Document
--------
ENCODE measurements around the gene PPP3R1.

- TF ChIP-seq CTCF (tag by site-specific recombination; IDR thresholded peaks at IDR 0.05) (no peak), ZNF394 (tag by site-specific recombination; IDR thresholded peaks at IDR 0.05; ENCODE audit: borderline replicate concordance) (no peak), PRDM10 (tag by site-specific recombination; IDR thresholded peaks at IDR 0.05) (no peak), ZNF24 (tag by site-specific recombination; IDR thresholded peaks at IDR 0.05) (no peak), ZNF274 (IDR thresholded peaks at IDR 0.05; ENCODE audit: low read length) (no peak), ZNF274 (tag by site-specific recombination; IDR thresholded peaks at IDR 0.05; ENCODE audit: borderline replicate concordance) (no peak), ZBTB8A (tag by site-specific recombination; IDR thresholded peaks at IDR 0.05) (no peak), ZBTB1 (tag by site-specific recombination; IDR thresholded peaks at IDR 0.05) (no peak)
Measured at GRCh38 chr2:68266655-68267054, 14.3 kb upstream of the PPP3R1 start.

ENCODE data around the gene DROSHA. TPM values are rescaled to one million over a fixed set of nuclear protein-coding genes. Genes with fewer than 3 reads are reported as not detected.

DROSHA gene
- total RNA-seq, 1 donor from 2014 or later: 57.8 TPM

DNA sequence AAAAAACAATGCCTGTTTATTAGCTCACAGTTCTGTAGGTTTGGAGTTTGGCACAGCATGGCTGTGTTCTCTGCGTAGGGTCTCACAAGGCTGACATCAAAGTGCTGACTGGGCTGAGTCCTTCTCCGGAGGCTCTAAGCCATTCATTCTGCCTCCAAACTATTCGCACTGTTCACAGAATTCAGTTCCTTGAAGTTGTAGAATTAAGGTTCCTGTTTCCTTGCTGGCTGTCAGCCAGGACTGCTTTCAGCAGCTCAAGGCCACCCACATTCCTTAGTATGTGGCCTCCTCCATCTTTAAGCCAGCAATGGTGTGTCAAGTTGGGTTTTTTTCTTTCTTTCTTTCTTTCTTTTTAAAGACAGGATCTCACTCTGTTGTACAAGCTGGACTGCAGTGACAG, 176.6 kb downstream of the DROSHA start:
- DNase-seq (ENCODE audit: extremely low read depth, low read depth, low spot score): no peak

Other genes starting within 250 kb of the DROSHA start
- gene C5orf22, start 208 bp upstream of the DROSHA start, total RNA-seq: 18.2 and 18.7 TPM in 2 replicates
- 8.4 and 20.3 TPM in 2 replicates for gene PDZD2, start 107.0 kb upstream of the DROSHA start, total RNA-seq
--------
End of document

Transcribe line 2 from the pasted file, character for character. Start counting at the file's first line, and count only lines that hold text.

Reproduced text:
- TF ChIP-seq CTCF (tag by site-specific recombination; IDR thresholded peaks at IDR 0.05) (no peak), ZNF394 (tag by site-specific recombination; IDR thresholded peaks at IDR 0.05; ENCODE audit: borderline replicate concordance) (no peak), PRDM10 (tag by site-specific recombination; IDR thresholded peaks at IDR 0.05) (no peak), ZNF24 (tag by site-specific recombination; IDR thresholded peaks at IDR 0.05) (no peak), ZNF274 (IDR thresholded peaks at IDR 0.05; ENCODE audit: low read length) (no peak), ZNF274 (tag by site-specific recombination; IDR thresholded peaks at IDR 0.05; ENCODE audit: borderline replicate concordance) (no peak), ZBTB8A (tag by site-specific recombination; IDR thresholded peaks at IDR 0.05) (no peak), ZBTB1 (tag by site-specific recombination; IDR thresholded peaks at IDR 0.05) (no peak)